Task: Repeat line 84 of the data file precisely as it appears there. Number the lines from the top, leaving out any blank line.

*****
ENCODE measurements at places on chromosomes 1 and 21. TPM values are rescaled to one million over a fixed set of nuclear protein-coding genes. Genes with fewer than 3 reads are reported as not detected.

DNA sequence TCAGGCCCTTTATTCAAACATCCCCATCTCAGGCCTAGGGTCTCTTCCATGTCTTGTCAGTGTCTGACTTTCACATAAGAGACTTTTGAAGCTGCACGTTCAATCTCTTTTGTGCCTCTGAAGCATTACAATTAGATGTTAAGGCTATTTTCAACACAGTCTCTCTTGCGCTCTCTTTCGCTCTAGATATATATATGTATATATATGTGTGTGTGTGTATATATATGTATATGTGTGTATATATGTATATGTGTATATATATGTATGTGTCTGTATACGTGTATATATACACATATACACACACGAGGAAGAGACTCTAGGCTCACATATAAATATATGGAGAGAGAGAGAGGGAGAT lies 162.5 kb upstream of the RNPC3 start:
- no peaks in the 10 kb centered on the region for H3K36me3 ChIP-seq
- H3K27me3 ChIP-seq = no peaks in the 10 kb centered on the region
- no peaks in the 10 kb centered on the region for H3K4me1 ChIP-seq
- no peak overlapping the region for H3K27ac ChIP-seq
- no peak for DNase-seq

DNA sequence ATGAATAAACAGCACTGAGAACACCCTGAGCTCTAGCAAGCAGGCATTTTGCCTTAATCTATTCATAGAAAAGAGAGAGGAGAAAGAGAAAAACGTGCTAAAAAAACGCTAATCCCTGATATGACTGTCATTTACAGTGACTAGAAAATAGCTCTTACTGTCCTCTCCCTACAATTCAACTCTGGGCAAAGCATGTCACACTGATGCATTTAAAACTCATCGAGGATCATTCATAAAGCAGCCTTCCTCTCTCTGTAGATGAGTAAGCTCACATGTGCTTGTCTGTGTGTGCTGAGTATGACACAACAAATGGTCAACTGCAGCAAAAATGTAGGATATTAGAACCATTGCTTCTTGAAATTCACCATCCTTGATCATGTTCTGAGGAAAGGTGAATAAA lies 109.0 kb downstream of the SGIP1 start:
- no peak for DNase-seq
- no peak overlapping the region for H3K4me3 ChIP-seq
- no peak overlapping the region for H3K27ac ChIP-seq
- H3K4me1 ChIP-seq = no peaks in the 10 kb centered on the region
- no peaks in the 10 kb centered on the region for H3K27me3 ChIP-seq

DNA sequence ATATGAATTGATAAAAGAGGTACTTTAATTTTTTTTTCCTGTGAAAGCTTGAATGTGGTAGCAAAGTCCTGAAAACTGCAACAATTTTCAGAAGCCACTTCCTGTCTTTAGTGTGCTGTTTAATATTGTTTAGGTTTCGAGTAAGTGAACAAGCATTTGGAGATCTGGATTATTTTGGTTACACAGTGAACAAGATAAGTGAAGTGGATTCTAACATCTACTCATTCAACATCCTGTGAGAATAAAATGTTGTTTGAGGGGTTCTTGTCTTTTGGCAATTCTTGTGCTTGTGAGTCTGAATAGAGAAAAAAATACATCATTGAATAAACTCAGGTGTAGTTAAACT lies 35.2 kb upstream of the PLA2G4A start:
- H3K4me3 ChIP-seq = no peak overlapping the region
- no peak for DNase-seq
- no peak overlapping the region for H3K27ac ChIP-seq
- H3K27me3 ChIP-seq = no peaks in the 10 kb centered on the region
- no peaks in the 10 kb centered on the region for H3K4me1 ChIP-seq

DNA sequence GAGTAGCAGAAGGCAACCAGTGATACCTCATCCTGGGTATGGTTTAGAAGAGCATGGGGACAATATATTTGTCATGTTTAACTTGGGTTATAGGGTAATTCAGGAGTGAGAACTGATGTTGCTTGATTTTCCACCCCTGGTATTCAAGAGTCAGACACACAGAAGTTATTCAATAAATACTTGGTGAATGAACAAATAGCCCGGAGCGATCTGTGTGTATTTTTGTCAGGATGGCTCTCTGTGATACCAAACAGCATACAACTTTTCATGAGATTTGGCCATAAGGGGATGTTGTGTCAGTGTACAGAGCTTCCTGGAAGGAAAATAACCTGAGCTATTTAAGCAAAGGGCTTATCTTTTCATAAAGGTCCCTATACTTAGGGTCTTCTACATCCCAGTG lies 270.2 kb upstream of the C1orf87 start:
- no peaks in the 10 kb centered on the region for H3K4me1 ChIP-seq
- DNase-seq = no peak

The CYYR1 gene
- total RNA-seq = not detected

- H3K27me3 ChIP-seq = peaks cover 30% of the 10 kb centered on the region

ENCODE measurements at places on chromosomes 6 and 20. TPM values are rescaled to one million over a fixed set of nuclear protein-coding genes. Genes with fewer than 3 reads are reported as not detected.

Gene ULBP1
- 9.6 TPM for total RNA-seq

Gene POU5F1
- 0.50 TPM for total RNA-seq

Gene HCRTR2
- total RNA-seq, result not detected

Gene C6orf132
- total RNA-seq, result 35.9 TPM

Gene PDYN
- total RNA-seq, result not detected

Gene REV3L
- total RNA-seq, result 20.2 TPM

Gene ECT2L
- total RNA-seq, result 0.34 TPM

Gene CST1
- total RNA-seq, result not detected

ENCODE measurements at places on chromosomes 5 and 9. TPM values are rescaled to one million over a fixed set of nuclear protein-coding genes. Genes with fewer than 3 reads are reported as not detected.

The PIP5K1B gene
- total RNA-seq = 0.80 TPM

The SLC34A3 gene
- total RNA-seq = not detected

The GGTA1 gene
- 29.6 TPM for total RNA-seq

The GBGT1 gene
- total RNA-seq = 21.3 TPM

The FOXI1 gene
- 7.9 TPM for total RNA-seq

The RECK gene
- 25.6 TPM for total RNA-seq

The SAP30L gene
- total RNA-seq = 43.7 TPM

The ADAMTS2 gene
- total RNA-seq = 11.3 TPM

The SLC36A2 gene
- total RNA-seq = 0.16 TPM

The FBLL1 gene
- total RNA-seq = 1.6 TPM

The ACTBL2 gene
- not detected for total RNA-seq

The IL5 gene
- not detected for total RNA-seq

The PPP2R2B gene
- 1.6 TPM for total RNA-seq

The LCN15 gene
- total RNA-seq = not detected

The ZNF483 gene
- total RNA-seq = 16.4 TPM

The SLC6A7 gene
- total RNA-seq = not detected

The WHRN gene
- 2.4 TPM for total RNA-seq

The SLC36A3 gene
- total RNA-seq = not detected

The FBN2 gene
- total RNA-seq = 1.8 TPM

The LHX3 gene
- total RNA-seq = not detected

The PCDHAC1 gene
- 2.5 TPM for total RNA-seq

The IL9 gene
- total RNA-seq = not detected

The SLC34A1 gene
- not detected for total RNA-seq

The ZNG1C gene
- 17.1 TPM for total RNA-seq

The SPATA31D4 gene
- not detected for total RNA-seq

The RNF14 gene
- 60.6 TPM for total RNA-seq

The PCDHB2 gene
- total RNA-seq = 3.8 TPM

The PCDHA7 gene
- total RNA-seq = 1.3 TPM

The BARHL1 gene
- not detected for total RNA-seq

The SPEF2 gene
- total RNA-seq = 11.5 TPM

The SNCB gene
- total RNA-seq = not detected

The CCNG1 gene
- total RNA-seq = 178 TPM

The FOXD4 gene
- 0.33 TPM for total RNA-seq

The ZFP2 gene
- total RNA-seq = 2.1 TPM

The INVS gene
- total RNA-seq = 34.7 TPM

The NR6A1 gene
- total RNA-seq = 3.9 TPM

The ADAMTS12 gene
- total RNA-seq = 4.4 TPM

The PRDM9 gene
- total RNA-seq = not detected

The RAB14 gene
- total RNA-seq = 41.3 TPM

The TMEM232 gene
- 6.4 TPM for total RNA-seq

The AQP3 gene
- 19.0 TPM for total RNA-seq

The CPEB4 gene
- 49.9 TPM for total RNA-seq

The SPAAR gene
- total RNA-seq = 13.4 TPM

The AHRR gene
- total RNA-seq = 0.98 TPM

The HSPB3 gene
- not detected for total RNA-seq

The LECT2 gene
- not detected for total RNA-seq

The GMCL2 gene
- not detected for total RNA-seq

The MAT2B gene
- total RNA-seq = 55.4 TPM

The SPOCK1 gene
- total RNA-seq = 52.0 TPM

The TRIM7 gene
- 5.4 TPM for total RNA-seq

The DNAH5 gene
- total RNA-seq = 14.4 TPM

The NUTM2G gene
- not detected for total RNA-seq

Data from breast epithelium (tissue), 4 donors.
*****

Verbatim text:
The PCDHAC1 gene